Dick Johnson submitted these thoughts on Chinese medal counterfeiting and copyright laws.
I received an email this week from the widow of a sculptor who died recently. She forwarded an email from China she did not know how to answer, wanted my advice.
The writer from China was so knowledgeable about the sculptor and his medals I assumed he was one of the sculptor's former students.
He wanted a medal the sculptor had created of Chinese interest. He said he even wanted 300 to sell to American tourists who came to China. If he could get at least one medal he could have it cast in China. Cast in China? Read that he wanted to counterfeit it to sell to naive tourists.
The widow called me after I sent a long email explaining that her husband's medal was an issue that had sold out. Further that it was copyrighted. Also that American medal collectors had feared that this very situation would happen.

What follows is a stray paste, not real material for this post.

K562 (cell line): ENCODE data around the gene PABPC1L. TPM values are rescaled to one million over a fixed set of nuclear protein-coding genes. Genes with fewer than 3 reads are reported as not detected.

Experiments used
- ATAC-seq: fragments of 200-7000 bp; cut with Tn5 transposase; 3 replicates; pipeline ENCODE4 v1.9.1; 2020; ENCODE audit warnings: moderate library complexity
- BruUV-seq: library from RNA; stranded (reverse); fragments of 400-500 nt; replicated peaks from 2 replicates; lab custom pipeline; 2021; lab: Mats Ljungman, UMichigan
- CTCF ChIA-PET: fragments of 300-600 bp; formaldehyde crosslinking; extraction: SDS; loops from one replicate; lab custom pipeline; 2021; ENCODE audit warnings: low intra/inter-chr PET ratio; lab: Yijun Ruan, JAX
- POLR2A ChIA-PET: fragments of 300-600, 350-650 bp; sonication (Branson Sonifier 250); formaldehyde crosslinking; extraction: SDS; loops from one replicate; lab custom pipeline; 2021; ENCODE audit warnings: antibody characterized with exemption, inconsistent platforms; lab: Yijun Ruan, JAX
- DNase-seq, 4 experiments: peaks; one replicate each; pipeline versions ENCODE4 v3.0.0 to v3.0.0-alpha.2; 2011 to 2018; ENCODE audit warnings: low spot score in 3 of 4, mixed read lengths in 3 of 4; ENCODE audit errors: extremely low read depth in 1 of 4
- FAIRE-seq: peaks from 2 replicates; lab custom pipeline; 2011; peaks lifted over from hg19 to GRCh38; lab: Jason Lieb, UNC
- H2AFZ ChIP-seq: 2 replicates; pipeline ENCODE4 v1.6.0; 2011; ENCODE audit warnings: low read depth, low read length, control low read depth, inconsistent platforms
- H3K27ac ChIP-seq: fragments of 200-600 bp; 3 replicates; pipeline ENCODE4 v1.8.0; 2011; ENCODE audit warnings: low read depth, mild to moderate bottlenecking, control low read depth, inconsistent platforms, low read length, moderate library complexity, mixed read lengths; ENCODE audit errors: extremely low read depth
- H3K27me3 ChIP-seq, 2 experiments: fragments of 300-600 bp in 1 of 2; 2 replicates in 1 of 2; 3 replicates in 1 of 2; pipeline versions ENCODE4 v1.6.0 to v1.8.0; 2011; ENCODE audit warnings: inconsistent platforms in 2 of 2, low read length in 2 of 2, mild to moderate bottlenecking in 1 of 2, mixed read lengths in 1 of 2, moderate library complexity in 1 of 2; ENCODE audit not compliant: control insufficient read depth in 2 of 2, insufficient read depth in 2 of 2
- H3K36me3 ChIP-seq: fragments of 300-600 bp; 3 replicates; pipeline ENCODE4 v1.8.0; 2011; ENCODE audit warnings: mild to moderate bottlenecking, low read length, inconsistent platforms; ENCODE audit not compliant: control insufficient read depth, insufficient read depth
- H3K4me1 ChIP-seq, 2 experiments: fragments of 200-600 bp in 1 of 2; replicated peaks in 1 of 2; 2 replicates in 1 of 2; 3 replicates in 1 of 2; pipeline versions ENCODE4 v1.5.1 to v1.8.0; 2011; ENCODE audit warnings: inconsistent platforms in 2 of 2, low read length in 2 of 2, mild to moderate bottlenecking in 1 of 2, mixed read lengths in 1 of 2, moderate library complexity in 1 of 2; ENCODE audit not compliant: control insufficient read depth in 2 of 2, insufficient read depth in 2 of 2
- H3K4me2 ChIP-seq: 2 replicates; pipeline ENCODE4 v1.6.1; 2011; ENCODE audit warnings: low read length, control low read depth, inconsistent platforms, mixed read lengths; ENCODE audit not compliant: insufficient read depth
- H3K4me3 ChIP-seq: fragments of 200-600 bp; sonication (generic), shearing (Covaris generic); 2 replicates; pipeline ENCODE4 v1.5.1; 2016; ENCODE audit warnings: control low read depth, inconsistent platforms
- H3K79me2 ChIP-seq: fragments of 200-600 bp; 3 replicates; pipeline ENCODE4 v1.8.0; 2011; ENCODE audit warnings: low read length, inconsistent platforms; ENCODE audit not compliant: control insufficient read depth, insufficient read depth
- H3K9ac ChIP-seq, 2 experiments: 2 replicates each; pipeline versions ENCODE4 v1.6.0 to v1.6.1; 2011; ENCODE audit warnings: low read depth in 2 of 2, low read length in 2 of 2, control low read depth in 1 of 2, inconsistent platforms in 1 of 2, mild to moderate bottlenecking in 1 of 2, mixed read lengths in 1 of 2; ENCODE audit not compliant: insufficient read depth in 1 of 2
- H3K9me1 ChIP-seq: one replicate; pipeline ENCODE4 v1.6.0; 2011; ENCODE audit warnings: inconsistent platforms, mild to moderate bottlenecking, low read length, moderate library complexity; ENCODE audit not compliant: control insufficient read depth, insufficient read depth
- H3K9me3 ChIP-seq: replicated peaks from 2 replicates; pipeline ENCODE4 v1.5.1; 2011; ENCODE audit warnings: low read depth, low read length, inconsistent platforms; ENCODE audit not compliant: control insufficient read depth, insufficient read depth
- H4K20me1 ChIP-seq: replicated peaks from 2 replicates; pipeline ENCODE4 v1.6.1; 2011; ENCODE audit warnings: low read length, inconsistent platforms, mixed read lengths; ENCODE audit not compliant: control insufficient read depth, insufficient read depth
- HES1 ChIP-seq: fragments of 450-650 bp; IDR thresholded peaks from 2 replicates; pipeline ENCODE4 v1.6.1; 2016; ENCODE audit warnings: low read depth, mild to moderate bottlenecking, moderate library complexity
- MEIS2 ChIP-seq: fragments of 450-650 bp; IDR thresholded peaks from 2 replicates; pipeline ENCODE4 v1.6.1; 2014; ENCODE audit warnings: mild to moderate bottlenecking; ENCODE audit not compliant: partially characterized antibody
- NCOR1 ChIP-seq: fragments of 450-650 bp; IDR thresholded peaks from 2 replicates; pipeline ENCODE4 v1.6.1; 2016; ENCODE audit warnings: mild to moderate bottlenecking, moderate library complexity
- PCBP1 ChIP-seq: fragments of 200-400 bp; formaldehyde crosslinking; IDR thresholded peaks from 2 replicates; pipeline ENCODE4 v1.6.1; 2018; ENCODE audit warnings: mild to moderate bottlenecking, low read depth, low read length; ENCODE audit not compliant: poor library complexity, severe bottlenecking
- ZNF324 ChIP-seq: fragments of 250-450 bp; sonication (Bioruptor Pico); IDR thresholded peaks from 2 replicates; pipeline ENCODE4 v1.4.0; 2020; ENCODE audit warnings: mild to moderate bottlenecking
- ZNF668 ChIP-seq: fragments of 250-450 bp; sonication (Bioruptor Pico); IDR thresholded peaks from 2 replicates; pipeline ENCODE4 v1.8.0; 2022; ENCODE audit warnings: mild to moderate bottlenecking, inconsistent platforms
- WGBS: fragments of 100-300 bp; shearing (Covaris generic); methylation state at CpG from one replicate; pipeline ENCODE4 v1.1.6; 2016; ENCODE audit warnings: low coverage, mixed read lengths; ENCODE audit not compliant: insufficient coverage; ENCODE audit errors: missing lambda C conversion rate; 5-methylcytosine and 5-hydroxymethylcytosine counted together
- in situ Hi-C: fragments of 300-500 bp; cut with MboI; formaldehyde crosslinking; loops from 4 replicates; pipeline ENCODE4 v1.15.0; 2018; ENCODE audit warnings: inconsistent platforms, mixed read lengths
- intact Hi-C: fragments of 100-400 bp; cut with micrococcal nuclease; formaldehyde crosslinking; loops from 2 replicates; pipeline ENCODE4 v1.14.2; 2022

The Chinese had copied U.S. coin rarities so closely it was nearly impossible to detect them from the originals. Now that some 20th century American medals are reaching the $1,000 price range these become attractive to the Chinese counterfeiters.
I pleaded with the widow to refuse to supply him with the medal and note the issue was sold out and that it was a copyrighted design. Instead of copying an American medal, Chinese artists should create their own medal to sell to tourists. She informed me she had no idea how he learned of her, or of her husband's creation. And he certainly was not one of his students.
It does point out the Chinese have no respect for American copyright. They have a mindset that they can copy anything they wish.
For American collectors it means vigilance in what you acquire and who you acquire it from. Overseas sellers are suspect. Prices far below current market value is also a red flag.
Medal collecting had generally been free of counterfeits in the past. Olympic and U.S Presidential Inaugural medals are the only ones that come to mind. Now it is evident any numismatic item more than $100 must be examined closely and guaranteed genuine by the seller. Protect yourself!
Wayne Homren, Editor
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